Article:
At COP27 this week, negotiators and executives are addressing the urgent need for trillions of dollars of climate finance to help the world through what the UN organisers call a “polycrisis era.” On Wednesday, the summit’s Finance Day, there was a session devoted to lowering the cost of green borrowing. For good reason: Current financial conditions, and interest rates in particular, have changed drastically from the period when clean energy came into its own.
Since COP14 was held at the end of 2008, much of the world has enjoyed very low government lending rates. Europe has had years of sub-zero rates. Japan has had zero or negative rates for almost this entire time as well. Although the US stepped rates up prior to the Covid-19 pandemic (to a level that was still historically low compared to the 1980s or even 2007), the eurozone and the UK never had rates above 2% during any COP gathering in the past decade.
But as inflation grips Europe and the US, government rates are soaring. In the US, Fed fund futures point to a terminal rate above 5%, about where it was before the global financial crisis.
This interest-rate environment is obviously not unprecedented, but for renewable energy in particular, it is certainly unwelcome. We can also say that it is unusual, in a sense. Since 2004, almost $4.4tn of renewable energy assets have been financed, with most of that funding coming from long-term debt. Of that asset financing, more than $3.6tn flowed during the very low-interest-rate period of 2009 to 2021.
Low rates, in other words, have been the base expectation for renewable energy asset finance to date.
Central bank rates are about as exogenous a factor for asset finance as possible. Any company developing new assets right now must take rates as a given. But that doesn’t mean there is nothing the world can do to soften the impact on the energy transition. There are a number of options within structured finance itself.
Developers of wind and solar assets, or EV charging infrastructure, do not actually borrow from the Bank of Japan or the US Federal Reserve; they borrow from commercial entities that anchor to government rates but then add a series of premia to create the final cost of debt for a borrower. Those premia may include a term swap, for converting from shorter- to longer-duration debt; credit insurance, to reflect risk; and finally a spread for the project itself.
So while neither borrower nor lender can affect the Fed’s decision-making process, lenders can still work to mitigate the ultimate cost of capital. Term swaps are probably not a component with much room for negotiation, but others are. A big one is the term of an asset-backed loan. For any given amount borrowed, a longer loan term corresponds to a lower fixed payment. Risk premia, too, can be adjusted if lenders see zero-carbon assets as less risky than other comparable investments.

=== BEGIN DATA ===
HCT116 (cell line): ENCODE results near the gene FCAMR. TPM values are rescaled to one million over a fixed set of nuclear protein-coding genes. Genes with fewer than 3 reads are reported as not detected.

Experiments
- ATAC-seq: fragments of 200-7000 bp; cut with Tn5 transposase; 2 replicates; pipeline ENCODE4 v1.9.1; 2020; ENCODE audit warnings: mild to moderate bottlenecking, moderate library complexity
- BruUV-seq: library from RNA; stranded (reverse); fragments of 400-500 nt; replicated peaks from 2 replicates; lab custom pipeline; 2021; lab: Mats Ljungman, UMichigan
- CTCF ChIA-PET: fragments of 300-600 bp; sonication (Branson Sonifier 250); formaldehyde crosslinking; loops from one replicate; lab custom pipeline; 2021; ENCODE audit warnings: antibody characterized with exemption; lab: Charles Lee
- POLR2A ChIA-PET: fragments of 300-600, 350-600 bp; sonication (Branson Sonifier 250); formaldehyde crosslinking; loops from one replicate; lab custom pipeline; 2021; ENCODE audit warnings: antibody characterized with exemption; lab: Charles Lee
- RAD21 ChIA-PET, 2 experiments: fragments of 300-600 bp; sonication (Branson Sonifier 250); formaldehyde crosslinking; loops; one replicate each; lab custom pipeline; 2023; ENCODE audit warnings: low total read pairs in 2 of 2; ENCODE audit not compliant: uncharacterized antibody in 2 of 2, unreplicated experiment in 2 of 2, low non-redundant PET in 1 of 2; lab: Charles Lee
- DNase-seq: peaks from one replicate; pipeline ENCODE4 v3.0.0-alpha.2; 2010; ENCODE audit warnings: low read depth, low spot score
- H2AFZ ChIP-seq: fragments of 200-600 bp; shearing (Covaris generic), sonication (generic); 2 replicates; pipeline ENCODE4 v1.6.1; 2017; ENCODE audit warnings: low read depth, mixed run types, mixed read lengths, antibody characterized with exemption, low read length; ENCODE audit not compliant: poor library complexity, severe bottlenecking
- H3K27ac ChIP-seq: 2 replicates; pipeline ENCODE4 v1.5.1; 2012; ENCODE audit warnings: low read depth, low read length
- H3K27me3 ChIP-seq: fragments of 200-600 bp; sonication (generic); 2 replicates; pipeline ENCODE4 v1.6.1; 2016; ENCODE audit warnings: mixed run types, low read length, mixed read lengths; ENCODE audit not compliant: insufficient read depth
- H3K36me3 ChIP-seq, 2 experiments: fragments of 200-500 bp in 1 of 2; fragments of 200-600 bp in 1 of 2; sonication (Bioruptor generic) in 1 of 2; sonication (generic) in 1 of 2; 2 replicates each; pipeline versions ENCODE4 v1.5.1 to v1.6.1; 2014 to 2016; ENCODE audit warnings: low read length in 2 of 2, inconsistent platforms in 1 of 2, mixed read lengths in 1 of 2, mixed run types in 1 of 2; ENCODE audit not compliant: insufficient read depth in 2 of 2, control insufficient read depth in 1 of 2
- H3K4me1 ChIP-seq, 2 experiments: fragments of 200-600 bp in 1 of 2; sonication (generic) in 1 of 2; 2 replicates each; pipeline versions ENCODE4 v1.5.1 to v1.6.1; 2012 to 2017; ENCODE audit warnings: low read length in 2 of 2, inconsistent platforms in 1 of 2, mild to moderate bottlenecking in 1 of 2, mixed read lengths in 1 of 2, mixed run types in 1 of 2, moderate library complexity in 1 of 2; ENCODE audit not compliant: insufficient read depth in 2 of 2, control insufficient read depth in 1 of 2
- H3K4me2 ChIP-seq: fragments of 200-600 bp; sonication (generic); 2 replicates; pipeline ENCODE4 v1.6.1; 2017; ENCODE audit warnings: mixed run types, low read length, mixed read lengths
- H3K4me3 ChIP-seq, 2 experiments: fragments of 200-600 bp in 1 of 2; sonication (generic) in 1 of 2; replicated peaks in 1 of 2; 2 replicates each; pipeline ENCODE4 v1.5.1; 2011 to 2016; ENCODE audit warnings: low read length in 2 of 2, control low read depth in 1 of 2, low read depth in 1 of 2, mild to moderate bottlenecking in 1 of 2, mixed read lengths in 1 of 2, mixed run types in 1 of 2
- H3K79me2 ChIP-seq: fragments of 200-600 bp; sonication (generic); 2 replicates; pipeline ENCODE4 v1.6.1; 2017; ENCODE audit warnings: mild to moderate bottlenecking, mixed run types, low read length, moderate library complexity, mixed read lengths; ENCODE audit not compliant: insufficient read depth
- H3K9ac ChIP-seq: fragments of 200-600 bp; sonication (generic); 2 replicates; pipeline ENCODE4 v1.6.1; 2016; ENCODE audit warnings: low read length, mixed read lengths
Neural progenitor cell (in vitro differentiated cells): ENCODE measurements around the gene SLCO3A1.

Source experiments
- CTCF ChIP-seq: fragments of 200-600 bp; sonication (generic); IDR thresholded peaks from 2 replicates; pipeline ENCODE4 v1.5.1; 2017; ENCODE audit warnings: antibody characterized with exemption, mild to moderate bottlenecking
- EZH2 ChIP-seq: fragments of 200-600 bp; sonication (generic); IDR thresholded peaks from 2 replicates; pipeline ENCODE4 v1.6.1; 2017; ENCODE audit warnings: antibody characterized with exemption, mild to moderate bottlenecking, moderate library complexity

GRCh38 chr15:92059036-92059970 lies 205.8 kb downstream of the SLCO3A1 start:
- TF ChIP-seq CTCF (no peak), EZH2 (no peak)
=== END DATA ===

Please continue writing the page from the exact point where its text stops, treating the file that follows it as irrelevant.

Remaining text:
Longer debt terms, however, are particularly challenging for projects in emerging markets due in part to political risk, as the energy journalist Amy Harder has reported, citing findings from the Rockefeller Foundation.
Enabling longer loan terms requires co-ordination as well. Lenders are usually reluctant to extend payment terms beyond an asset’s contracted life, and in fact usually limit loan terms to several years prior to the end of a contract (a solar project with a 20-year power purchase agreement, for instance, would likely receive only an 18-year loan). So those purchasing power can do their part, too, by extending contract terms that can in turn allow longer loan terms.
There are other financially related moves to make. One, proposed this week by the CEO of wind turbine maker Vestas, is seemingly simple but fairly profound in its implications: acknowledging that clean electricity might not always get cheaper every year. Henrik Andersen, the Vestas CEO, says that the industry brought this perception on itself. At the same time, rising wind energy prices have never out-competed coal and gas more than they have today.
And in specific markets — such as Nigeria — solar power is both competitive with grid power (where it is available) and five times cheaper than power from a diesel generator. Rising rates are not going to erase a five-times price gap in favour of renewables.
Another move is to renegotiate. If a project signed its agreements in a different macroeconomic environment, and those agreements are no longer viable because of current conditions, then they should be renegotiated. It is perhaps not the most pleasant process, but it is truthful.
We have an example worth watching in the northeastern US, where offshore wind developer Avangrid has asked the state of Massachusetts for a one-month suspension of its existing power purchase agreement for its Commonwealth Wind offshore project. The company’s reasons are a litany of relevant factors: “historic price increases for global commodities, sharp and sudden increases in interest rates, prolonged supply chain constraints, and persistent inflation.” All of those, again, are largely or entirely outside the developer’s control. If a company needs to address those factors through adjusting its contract — and still out-competing other power sources — then it is probably better to adjust terms than to break a contract.
Clean power development is facing a financial headwind not seen in decades. It is undoubtedly challenging, but fortunately there are tools, both highly quantitative and somewhat subjective, that the world can deploy to keep decarbonisation in the money.
An offshore wind farm is pictured, outside Copenhagen, Denmark (file). Since 2004, almost $4.4tn of renewable energy assets have been financed, with most of that funding coming from long-term debt. Of that asset financing, more than $3.6tn flowed during the very low-interest-rate period of 2009 to 2021.